A rock, some paper, and a pair of scissors lying on a wooden surface

Rock, Paper, Scissors

  • Great fun for all abilities and age groups
  • Good for developing speed, acceleration, agility and reaction time
  • Ideal for groups of 8-16 players
  • Perfect for the parks

Rock, paper, scissors is a great opportunity to have a bit of fun with the classic game while also working on reactions, agility, acceleration and speed.


A few cones, trees, lamposts or anything else that can serve as markers.

Setting Up

Create two teams of roughly equal sizes. Space out three cones as markers at a distance of about 30 meters from each other. The central cone will be a start point and the other two will be "home" points for each team.


Each team collectively chooses either rock, paper or scissors. The teams then stand opposite each other, either side of the start point and all reveal their chosen implement on the count of three.

The winning team (rock beats scissors, scissors beats paper, paper beats rock) then have to chase the losing team and catch them before they reach their "home".

Anybody who is caught (tapped on the shoulder) joins the winning team. The new teams then collectively choose new implements and play again.

If both teams pick the same implement (i.e. a draw) they perform an exercise of the group leader's choosing for 30 seconds.

Play continues until all members of a team have been caught or until time is up, in which case the team with the most members is declared the winning team.


Everybody must reveal their implements at the same time.

Group Size

The game works best if each team starts with about 4-8 players (bear in mind that team size could almost double if one team keeps catching members of the other).


No Chase

Teams don't chase each other, but rather the winning team picks a forefeit exercise for the losing team


Rather than having teams, each person is paired with another and each pair plays an individual game of rock, paper, scissors.

The winner chases the loser. If the loser is caught then the winner picks a forefeit exercise for them. If the loser is not caught then they pick a forfeit exercise for the winner.

In the case of a draw, both members of the pair perform a pre-agreed exercise together.

Real World Example

There is a group of 11 mixed-ability athletes and the session is taking place in a public park with well-maintained grass.

The athletes are split into two teams, Team A and Team B, ensuring that each team has a good mix of ability. Since there are an odd number of athletes it's necessary to create one group of six and another of five. The fastest athlete in the group is put in the smaller team of five to try and mitigate the advantage of the larger team.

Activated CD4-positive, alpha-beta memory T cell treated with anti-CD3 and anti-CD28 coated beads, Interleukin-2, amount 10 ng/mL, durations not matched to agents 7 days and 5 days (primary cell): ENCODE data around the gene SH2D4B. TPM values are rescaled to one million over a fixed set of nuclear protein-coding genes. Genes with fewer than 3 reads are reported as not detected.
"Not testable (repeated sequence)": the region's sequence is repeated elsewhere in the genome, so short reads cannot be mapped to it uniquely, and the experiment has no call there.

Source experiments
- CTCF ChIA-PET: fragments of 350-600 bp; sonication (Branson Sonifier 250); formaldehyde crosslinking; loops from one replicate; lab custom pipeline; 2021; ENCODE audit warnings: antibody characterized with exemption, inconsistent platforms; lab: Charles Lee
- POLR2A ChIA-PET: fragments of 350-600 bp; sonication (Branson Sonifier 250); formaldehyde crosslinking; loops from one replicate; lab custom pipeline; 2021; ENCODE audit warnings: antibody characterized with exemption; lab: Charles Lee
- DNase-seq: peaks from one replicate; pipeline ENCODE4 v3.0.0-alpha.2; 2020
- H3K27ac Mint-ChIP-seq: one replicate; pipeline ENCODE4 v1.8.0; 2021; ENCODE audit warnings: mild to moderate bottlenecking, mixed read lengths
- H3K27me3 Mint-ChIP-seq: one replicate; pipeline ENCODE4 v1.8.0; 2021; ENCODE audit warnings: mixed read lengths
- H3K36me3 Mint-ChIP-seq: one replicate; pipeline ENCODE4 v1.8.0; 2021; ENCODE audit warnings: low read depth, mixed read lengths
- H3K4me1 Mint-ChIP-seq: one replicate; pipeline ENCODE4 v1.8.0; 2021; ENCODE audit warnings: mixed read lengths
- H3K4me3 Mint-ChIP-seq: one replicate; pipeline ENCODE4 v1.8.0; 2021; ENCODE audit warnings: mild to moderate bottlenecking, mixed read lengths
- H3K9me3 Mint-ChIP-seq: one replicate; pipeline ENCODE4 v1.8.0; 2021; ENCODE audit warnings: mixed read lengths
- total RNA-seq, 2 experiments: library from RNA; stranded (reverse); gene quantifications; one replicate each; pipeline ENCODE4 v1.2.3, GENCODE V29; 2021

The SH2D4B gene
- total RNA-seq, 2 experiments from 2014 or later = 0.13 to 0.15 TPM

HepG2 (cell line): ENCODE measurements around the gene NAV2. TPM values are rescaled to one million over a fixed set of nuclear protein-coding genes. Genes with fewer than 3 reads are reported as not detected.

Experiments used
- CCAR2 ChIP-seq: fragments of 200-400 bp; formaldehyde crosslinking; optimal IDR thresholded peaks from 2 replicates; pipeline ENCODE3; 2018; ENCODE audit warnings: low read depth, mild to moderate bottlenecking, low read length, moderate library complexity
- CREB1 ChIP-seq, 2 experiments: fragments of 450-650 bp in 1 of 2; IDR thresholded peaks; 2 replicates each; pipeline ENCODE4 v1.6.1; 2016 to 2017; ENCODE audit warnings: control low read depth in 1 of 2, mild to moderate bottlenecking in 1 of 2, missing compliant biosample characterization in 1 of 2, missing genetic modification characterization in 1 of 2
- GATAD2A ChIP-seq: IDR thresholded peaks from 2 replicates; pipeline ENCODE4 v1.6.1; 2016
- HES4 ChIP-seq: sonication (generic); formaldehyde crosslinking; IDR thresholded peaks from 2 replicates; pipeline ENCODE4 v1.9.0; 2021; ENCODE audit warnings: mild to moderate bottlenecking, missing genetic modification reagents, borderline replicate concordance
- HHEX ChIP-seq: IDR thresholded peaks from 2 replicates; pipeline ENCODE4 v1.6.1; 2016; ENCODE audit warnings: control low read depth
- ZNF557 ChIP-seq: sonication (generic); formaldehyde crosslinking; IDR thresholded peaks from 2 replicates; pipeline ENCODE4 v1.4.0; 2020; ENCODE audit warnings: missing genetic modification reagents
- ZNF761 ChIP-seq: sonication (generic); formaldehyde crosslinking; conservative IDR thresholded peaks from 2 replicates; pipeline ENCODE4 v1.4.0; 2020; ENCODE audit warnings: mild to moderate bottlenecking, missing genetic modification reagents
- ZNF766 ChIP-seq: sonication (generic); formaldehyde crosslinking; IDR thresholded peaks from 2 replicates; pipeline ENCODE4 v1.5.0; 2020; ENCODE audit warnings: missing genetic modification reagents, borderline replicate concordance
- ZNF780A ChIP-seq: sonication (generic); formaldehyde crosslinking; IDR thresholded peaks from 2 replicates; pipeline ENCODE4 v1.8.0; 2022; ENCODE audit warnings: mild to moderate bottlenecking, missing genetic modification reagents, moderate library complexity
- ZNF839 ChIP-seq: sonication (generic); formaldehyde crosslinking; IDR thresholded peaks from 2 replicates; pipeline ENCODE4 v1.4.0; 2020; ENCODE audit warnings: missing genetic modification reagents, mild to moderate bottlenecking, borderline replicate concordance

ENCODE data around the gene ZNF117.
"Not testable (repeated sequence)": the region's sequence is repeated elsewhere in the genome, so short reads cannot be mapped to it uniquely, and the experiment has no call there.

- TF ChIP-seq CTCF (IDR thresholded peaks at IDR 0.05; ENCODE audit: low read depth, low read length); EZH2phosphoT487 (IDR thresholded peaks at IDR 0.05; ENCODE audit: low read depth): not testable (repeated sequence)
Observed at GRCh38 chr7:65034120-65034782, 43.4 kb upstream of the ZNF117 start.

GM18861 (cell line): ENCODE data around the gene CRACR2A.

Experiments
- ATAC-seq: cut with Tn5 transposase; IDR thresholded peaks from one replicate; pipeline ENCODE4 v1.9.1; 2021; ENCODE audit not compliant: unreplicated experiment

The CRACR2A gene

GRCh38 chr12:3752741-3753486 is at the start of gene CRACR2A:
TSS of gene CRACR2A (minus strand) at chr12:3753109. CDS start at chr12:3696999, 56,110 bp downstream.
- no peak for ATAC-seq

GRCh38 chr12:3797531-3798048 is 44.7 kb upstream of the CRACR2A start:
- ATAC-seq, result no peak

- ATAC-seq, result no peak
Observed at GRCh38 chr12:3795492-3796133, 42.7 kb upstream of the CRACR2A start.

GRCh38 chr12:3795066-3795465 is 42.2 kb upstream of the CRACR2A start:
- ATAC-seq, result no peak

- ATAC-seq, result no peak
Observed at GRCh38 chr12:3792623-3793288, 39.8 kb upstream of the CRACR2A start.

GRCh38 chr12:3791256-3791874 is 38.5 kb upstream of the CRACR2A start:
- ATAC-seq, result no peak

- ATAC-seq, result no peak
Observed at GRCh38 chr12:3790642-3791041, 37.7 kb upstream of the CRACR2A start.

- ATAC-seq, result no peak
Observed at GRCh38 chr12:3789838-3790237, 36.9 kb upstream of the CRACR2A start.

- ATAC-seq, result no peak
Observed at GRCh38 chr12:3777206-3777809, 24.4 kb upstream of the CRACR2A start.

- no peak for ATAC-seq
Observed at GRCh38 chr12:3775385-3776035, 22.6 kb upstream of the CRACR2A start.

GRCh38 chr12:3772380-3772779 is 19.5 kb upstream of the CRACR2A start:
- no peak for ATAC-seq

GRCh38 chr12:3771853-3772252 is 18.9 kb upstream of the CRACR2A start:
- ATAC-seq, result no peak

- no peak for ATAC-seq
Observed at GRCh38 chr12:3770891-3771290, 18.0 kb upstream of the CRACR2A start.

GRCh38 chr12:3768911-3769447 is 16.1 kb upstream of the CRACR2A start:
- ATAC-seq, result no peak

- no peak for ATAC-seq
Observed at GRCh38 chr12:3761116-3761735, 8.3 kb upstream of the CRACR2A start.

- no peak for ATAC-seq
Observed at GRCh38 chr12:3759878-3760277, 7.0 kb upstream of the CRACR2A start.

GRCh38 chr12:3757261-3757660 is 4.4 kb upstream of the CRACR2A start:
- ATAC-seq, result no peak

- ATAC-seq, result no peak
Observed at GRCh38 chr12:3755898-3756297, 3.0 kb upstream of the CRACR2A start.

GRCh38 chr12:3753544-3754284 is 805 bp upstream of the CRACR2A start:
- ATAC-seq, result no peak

Three evenly-spaced trees within the park are used as markers. The tree at one end is home for Team A and the tree at the other end is home for Team B. The tree in the middle is the start point.

The teams secretly choose their implements and then face each other. The group leader counts to three and on "three" the implements are revealed.

Team A (the team of six) reveals "rock" and Team B (the team of five) reveals "scissors".

After a brief moment of hesitation from both teams, the members of Team A chase the members of Team B and two of them are caught, with the others safely reaching the home tree. The athletes that were caught join Team A. So, Team A now has eight members and Team B only three.

Both teams return to the start point and the next round is played. This time both teams reveal "paper" so must perform ten star jumps.

In round three Team B reveal "scissors", beating Team A's "paper" and managing to gain four members in the ensuing chase. Team A now has four members and Team B seven.

In round four Team B wins again and captures all but the fastest athlete from Team A.

The next round is a draw and both teams complete 10 press ups.

The next two rounds see Team B win twice in a row but nobody is able to catch the fastest athlete.

Play ends and Team B is declared the winning team, with a special nod to the remaining member of Team A who nobody could catch.


Establish the protocol for revealing the implements before play starts. On the count of three seems to work best.


Because of the sudden turns and acceleration that the game requires, ensure a surface with good traction, especially in wet conditions.

Remember to warm up before your session and cool down afterwards. Accelerating and decelerating several times over short distance can be demanding.